The Lens of Suspicion

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When approaching the systematic academic study of Religion in academic settings, there are two fundamental positions that a scholar may lean towards – the position of a believer of the faith tradition, or the position of a dis-believer. While these two positions – belief and dis-belief are two ends of a spectrum of possibilities, any given scholar may get positioned somewhere in between. Although every scholar would like to claim that they have been perfectly “objective” in their study, i.e. exactly in the middle between belief and dis-belief, more often than not, their own individual biases and preferences, come through in their work. Thus, scholarly work in the field of religious studies often reveals more about the scholars’ own pre-dispositions than the subject they are studying. The Lens of suspicion may be summed up as “objective but suspicious”, and very often, the position of disbelief, is frequently presented as an objective study of religion, but which is nevertheless suspicious of the phenomenon of religion itself, resulting in varying levels of deconstruction and distortion.

The technical term Hermeneutics originated from the ancient Greek God Hermes who transmitted messages between men and Gods, and was the original interpreter, and later transformed into a general theory of interpretation of “texts”, primarily Biblical. In current day understanding, hermeneutics represents a theory of interpretation not only of texts, but also cultures, people and society at large. First formulated as such by the French Philosopher, Paul Ricouer (1913 – 2005), the hermeneutics of suspicion, in its most general sense, approaches any subject, text, culture or phenomenon with a degree of suspicion or distrust towards it. It presupposes that whatever meaning that the text may be offering at face value is somehow false, and that there is a hidden meaning, a disguised meaning, which when uncovered would represent a new level of understanding perhaps not even available to the original author or informant. Inherent in this presupposition is the view that the meaning communicated directly by the author of a text or an informant from a tradition, cannot be taken at face value, in the first place, since their meaning only serves as camouflage for the hidden meaning.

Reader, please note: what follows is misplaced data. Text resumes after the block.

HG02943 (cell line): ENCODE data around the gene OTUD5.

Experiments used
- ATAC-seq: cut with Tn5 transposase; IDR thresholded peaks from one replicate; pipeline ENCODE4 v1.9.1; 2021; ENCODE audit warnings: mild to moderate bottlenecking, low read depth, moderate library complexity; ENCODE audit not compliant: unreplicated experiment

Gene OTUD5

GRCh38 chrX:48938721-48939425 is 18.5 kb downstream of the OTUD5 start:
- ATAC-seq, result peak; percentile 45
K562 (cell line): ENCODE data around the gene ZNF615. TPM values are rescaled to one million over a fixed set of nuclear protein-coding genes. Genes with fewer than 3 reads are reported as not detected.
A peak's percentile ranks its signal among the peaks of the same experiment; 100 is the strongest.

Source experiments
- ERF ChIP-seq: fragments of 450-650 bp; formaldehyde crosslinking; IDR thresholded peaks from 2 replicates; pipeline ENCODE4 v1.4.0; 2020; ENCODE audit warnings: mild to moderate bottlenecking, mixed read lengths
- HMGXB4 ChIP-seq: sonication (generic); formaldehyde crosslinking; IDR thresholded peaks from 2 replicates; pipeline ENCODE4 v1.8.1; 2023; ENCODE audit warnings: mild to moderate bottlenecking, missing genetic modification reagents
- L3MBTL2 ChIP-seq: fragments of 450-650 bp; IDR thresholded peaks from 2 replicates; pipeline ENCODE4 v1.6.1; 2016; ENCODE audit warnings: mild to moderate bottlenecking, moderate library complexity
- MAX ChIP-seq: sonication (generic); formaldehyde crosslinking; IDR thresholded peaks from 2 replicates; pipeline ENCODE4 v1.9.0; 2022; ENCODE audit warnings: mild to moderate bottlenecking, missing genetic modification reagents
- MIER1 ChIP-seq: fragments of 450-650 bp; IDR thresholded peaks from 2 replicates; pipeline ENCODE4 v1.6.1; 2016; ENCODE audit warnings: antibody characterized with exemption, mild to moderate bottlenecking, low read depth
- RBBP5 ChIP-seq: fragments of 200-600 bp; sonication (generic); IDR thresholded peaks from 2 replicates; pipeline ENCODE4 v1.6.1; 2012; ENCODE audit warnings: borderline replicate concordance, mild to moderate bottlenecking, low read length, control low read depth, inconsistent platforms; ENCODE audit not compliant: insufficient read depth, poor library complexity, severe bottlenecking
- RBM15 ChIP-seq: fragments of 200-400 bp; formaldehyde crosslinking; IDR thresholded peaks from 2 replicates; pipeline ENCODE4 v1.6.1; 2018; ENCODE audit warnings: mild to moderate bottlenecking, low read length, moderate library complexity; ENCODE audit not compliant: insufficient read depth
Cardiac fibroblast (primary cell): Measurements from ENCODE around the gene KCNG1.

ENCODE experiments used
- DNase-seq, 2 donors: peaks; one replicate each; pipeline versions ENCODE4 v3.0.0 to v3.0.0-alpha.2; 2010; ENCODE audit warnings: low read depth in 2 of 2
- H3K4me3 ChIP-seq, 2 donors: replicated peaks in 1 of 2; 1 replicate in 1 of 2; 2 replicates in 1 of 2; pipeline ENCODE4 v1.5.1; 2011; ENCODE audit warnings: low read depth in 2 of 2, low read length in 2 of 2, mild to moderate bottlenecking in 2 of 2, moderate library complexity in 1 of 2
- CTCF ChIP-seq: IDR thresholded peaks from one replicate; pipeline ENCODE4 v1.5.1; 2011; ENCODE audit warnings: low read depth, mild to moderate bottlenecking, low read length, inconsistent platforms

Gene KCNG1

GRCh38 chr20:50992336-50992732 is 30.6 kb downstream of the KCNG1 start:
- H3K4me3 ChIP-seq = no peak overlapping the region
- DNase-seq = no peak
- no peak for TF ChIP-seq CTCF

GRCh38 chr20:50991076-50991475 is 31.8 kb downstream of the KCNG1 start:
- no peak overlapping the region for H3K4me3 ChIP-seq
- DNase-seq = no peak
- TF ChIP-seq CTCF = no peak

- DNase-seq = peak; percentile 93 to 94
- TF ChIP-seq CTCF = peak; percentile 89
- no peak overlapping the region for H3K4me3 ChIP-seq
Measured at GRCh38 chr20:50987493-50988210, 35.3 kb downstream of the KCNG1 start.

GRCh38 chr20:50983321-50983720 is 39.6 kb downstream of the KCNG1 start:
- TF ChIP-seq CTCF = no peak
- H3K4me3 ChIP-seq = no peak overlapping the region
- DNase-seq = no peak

The three masters of the hermeneutics of suspicion were Karl Marx (1818 – 1883), Friedrich Nietzche (1844 – 1900) and Sigmund Freud (1856 – 1939). Each was steeped in the process of uncovering hidden meaning, but it was Paul Ricouer who synthesized their thought into the integrated category called the hermeneutic of suspicion.

For example, Karl Marx’s analysis of religion led him to the conclusion that while religion appeared to be concerned with the lofty issues of transcendence and personal salvation, in reality its true function was to provide a “flight from the reality of inhuman working conditions” and to make “the misery of life more endurable”. Religion in this way served as “the opium of the people” – a mere drug, a kind of pain killer or anesthetic constituting in a nutshell the Marxist view of Religion.

Similarly, Friedrich Nietzche’s analysis of religion emerged from a hypothesis that a person’s overtly stated and superficial meaning was only a proxy for deeper and even unconscious meaning often contrary to the professed meaning. For example, Nietzche argues that Jesus Christ’s explicit and overt message of love, actually masks and conceals a deeper and perhaps a less conscious motive of hatred and revenge, directed especially at the oppressive Roman order (On the Genealogy of Morals – 1887).